Three things combined:  Really, the main reason was that the hall and players were only available one night.  As more groups emerge and the hall is booked, and string players may be playing with the Madison Symphony Orchestra, the Dubuque Symphony Orchestra or several new chamber groups, it’s hard to get everyone together on the same night.

Also, we thought we’d pack them in for one night, although with all that goes on in town, we may leave some people out.

Third, because we did not have a full chamber ensemble yet available at the time we planned “The Creation,” and knowing I’d have to hire some additional players, we planned on one night for budget reasons.

Next year?  Who knows?  Check back in February …

UW Choral singers

It is a great program of very different 20th-century works. What was your idea or reason for linking them by putting them on the same program?

Great question, and yes I’ve given it a fair amount of thought.

Before I answer that, I should say that I’ve added a bonus piece to the program in the form of the orchestra-only Overture to “The Wasps” by Ralph Vaughan Williams.

Because the program is a bit on the short side, I had an overture in mind, but hadn’t confirmed it till I saw how quickly the orchestra took on the challenges of the Poulenc and Stravinsky.

One of the great things about programming 20th century music — and I expect will be the same as we add more 21st century music — is the astounding variety of styles available to us. And many of the 20th-century composers lived long enough to provide differing styles within their own work.

UW Symphony violins 2015

UW Symphony Strings cellos

What can you tell us about the work by Stravinsky (below)?

Stravinsky’s earliest works were late Romantic, then, with pulsing rhythms, sometimes called primitive; later there was neo-Classicism, and 12-tone, etc.  If forced to choose a title, I would call “Symphony of Psalms” a mixture of the primitive and the Romantic.

What makes it Romantic is the writing for the choir, which entails long lines, some stunning dynamic changes from loud to soft, and a pure, almost disembodied gentle melody at the end.

What makes it Primitive is the pulsing rhythms in the orchestra in movement III and the unexpected chord interpolations in the first.

What makes it clever intellectually is the difficult, jagged but fascinating double fugue in the second movement; and what makes it a wonderful sonic treat is the elimination of Violin I, II and Viola in favor of FIVE flutes, FIVE oboes, FOUR bassoons, FOUR horns, FIVE trumpets, THREE trombones TWO pianos, ONE harp and ONE tuba, some cellos, double basses and a partridge in a pear tree.

When you get four flutes and a piccolo, playing sometimes a half-step apart, you set up weird shimmering overtones.  It’s fascinating to hear, although I may be deaf after the concert from being so close to them.

Igor Stravinsky young with score 2

What about the work by Poulenc (below top)?

I wanted to contrast the modern instrumentation of the pulsing rhythms of Stravinsky with an equally interesting 20th-century work with a different flavor.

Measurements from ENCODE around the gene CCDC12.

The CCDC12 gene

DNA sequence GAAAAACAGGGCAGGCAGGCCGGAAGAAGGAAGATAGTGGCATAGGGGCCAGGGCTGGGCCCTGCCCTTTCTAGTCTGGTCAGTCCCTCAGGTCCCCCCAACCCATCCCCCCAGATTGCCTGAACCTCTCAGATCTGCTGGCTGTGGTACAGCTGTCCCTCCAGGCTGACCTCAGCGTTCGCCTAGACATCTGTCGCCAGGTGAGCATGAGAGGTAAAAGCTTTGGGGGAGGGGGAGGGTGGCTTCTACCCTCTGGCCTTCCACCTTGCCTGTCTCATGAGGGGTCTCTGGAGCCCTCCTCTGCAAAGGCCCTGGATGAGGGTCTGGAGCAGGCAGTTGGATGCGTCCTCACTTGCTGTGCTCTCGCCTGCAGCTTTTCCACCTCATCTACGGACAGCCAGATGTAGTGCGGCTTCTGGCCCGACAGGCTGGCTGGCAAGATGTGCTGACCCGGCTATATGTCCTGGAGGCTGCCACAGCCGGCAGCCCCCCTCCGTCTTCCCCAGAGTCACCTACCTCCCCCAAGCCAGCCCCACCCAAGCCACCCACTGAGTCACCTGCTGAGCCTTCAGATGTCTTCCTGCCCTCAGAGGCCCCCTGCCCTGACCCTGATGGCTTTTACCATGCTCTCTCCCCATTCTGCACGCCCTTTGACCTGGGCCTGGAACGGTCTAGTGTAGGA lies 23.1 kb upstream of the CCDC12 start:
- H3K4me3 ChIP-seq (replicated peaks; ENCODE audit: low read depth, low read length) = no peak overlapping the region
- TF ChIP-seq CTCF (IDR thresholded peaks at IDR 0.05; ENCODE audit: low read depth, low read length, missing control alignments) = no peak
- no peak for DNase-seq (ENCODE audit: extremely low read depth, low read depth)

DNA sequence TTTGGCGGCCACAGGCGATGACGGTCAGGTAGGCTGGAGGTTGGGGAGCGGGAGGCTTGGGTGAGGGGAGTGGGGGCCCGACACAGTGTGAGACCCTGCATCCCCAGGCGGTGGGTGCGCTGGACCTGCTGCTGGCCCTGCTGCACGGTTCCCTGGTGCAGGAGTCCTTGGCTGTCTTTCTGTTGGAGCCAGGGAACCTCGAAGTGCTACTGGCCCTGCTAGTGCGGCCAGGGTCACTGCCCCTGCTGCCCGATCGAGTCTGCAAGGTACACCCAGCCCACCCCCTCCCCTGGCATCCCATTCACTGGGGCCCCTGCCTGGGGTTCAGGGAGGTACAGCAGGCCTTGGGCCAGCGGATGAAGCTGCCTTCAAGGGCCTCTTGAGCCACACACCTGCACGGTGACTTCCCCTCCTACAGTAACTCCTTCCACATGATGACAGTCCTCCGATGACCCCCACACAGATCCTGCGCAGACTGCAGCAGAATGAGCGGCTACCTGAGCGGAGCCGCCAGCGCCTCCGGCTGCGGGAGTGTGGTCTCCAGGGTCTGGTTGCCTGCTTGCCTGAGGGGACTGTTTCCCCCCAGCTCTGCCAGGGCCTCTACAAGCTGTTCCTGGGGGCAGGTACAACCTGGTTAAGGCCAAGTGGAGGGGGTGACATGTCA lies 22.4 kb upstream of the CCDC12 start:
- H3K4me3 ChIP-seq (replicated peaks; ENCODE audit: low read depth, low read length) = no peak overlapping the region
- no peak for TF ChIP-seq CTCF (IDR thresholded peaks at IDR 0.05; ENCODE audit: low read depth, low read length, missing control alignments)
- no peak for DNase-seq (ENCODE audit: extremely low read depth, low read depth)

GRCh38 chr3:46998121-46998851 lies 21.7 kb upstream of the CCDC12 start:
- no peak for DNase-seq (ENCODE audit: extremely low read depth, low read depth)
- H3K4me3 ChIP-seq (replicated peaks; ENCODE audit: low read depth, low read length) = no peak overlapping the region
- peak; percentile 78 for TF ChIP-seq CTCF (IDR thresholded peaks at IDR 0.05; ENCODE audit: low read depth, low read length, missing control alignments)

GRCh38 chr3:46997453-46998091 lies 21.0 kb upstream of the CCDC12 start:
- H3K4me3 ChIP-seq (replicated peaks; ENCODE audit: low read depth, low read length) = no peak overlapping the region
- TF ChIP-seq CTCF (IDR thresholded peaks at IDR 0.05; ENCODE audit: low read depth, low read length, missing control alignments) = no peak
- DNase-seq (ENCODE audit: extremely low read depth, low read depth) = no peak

What makes Poulenc’s “Gloria” (heard in a YouTube video at the bottom) hard to sing is what we hear all the time in popular music — the major seventh chord — think C, E, G and B natural.  For performers, singing C’s against B’s can be hard to tune, but the chords are closely allied with jazz and the piano bar!  And the piano was Poulenc’s composing instrument.

With long lines in the strings, we are treated to the lushest of lines in the third, fifth and sixth movements. The first movement is regally strong; the second and fourth are playful.

Our wonderful soprano soloist, Tyana O’Connor, sings gorgeously in three of the movements, both powerfully direct, and then in soft floating sounds.

Francis Poulenc

And the work by Vaughan Williams?

I chose the Vaughan Williams for its length, its instrumentation (lots for the upper strings, which weren’t playing in the Stravinsky, and nice parts for the harps that we have already playing in the Poulenc and Stravinsky) and its buoyant, positive nature as an opening to our concert.

Vaughan Williams (below) wrote it while he was fairly young, as occasional music to a production of Aristophanes’ play “The Wasps.” He makes a nod to “The Wasps” in the form of a string buzz in the opening and toward the end. But for the most part the overture is formed of two tunes — a perky, angular march and a warm, lush tune aligned with English folksong.  These tunes are presented separately and then combined.

By choosing three different flavors of 20th-century music, I hope to present a balanced evening with appeal to everyone.

Ralph Vaughan Williamsjpg

Have steep budget cuts to the UW-Madison hurt the Choral Union? Do such cuts affect your ability to hire guest soloists? Do they account for the reduction in performances? Do they alter the repertoire that you can do?

Yes, they have hurt the Choral Union in certain ways, although I don’t think our excellence will be any the less.

Without the availability of some discretionary concert funds, we have had to increase some fees for members, and we have had to postpone some special works that might include high rentals of materials or special instruments or another venue to perform in.

We sometimes program using the great soloists available to us from our faculty and graduate students, and save funds for when we need to hire a professional voice that we don’t have. With more money we might do that more often, but we are lucky to have gifted people within our reach.

Good classical music has costs that the public often doesn’t know about — high costs for copyrighted parts and scores (below) for recent works, and specialty instruments such as viols or oboes d’amore and portative organs for early music.

Beethoven Symphony 5 score

What else would you like to say?

I’m so glad you asked me to write.  Although this concert by the Choral Union and UW Symphony Orchestra is a ticketed event, the great majority of our concerts are FREE.

We encourage listeners of all types and generations to TRY to listen to something new and LIVE, and perhaps in a different genre than they’ve ever tried before.